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PODCAST: Malcolm Brogdon, the 38th pick, and analyzing what we actually know about the NBA Draft

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Sam Caravana-USA TODAY Sports

In recent days, Thon Maker stories, theories, and discussions have dominated any conversation about the Milwaukee Bucks, but Maker was just part of the intrigue of last Thursday's NBA Draft. The Bucks made two other moves, with the Bucks' selection of Maker at tenth overall started a night of NBA draft slips and surprises very few people saw coming. With that in mind, Frank and I got together on Monday to discuss all the non-Thon things that happened on Draft Night.

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We started with the most obvious non-Thon draft topic: the Bucks' selection of Virginia wing Malcolm Brogdon. Since Brogdon was selected, many have suggested that he is NBA-ready and could be an immediate contributor for the Bucks next season. Those are two descriptions that I regularly try to avoid when discussing first round draft prospects because rookies are generally bad and prospects just shouldn't be expected to contribute in their rookie season. But despite my skepticism, I can't keep myself from imagining Brogdon using his NBA frame and mental makeup to defend at an NBA level next season. Can he actually do that? Can he knock down open threes? Can he carve out a role with the Bucks next season?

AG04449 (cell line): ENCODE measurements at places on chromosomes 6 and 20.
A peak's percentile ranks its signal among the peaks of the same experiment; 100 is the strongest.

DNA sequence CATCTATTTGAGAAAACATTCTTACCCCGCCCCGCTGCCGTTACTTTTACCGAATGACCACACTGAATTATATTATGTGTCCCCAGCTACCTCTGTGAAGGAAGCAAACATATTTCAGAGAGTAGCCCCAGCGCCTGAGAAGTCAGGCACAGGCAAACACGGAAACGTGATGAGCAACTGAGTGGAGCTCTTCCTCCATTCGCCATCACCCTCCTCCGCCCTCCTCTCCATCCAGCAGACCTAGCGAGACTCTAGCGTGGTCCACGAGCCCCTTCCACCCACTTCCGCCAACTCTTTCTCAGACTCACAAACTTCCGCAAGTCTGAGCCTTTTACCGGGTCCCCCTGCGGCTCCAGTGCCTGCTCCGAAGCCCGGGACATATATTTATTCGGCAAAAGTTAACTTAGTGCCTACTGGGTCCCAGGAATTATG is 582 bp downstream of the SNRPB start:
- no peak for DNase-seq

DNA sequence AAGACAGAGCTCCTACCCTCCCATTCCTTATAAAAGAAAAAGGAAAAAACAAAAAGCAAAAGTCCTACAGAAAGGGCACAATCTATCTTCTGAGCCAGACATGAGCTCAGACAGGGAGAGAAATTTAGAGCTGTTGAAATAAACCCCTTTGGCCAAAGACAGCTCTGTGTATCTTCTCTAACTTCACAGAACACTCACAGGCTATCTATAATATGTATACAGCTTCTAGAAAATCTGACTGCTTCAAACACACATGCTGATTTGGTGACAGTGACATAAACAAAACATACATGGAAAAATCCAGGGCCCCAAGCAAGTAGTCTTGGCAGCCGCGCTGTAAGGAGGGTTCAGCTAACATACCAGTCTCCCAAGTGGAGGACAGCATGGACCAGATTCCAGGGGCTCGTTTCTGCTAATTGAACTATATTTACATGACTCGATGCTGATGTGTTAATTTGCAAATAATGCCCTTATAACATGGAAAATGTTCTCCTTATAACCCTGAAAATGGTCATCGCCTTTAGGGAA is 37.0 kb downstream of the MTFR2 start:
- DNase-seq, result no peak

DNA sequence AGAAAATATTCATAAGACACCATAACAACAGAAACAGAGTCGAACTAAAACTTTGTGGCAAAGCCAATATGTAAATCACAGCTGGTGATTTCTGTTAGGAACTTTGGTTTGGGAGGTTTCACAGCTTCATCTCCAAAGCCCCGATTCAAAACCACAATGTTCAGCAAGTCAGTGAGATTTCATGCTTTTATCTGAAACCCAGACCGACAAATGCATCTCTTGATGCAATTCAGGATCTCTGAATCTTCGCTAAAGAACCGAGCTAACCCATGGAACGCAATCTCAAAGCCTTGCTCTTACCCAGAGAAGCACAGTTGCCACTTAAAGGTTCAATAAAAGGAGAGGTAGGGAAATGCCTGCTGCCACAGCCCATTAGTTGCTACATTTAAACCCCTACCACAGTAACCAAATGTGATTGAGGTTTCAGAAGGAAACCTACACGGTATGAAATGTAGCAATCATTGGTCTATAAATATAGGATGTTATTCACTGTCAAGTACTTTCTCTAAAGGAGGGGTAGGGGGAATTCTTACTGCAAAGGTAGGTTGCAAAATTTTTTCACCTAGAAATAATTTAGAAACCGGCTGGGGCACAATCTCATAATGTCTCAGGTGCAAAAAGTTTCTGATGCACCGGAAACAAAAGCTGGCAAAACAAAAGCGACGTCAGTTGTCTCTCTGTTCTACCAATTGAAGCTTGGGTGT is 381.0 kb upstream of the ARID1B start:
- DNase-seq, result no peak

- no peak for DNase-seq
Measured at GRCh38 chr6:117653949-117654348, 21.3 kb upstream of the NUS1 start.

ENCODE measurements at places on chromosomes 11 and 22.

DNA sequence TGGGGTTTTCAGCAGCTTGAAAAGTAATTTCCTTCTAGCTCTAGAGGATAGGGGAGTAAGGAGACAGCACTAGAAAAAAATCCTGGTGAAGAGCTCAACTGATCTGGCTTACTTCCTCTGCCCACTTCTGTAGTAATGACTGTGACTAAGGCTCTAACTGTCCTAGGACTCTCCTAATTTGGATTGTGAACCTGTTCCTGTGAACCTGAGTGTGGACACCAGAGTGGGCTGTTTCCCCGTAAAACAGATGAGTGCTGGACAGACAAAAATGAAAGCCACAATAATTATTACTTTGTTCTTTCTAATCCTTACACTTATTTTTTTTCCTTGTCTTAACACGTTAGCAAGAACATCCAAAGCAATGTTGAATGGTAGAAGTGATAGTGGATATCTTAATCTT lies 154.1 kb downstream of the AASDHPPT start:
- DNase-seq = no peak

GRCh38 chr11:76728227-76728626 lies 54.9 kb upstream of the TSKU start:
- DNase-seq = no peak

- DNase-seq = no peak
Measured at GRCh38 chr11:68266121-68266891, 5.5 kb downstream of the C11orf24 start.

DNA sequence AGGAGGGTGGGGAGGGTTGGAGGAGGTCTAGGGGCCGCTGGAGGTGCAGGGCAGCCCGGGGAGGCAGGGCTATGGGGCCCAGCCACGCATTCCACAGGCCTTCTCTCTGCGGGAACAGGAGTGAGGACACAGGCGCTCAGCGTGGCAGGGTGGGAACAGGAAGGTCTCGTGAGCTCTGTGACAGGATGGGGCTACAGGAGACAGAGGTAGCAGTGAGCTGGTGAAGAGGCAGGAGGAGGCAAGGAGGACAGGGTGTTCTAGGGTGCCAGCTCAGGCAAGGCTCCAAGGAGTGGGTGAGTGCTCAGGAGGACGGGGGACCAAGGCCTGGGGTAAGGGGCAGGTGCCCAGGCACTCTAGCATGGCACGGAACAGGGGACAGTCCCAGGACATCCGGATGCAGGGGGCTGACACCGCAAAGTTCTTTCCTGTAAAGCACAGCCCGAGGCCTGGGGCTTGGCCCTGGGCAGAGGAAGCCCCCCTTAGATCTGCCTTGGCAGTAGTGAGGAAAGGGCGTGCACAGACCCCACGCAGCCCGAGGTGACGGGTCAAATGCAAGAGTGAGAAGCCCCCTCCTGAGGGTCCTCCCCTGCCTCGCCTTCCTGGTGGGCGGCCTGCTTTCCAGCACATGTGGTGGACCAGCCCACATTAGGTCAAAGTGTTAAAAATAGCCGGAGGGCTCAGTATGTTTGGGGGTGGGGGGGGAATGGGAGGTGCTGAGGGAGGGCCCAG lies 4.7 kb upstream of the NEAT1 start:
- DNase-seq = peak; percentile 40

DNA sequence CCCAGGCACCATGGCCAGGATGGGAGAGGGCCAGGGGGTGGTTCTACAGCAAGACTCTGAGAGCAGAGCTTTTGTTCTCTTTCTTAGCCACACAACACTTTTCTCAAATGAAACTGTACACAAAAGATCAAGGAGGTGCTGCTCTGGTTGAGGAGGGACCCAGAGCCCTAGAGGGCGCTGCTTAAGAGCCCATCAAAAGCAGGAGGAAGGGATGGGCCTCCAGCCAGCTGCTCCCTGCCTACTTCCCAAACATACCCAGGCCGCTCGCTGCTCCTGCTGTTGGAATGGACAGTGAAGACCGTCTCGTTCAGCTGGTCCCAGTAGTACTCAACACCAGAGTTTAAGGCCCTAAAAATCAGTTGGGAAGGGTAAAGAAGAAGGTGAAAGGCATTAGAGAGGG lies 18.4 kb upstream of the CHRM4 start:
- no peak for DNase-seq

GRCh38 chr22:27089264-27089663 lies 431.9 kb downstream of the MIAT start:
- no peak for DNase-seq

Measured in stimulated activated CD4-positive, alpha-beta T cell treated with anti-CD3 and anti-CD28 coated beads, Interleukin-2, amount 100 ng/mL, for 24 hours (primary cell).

With the 38th pick in the NBA Draft, the Bucks selected UNLV sophomore wing Patrick McCaw, which would have made Frank and I jump for joy if we didn't already know the Bucks were selling the pick to the Warriors for 2.4 million dollars. Whether or not McCaw actually becomes a NBA player is far from certain, though the move does raise an interesting team-building question. Does it make sense for the Bucks to keep either of their second round picks from the 2014 NBA Draft, Damien Inglis or Johnny O'Bryant, on the roster instead of taking a chance on a new prospect with a second round pick? It's not necessarily a question of one vs. the other, but it's an interesting question to ponder, especially with the guarantee dates for JOB and Inglis drawing near.

Finally, we discussed what we learned in this NBA Draft. Even before the controversy that has come to surround Maker in recent days, his selection was considered one of the craziest moments of the 2016 NBA Draft. When looking through the rest of the draft though, it may have just signaled the beginning of a number of seemingly strange decisions that were made throughout the night. Taking a look back at the moves, how much do we actually know about the draft at this point? How much value do draft picks have to teams around the league? And how do we evaluate the "consensus" when players drop 15-20 spots on draft night?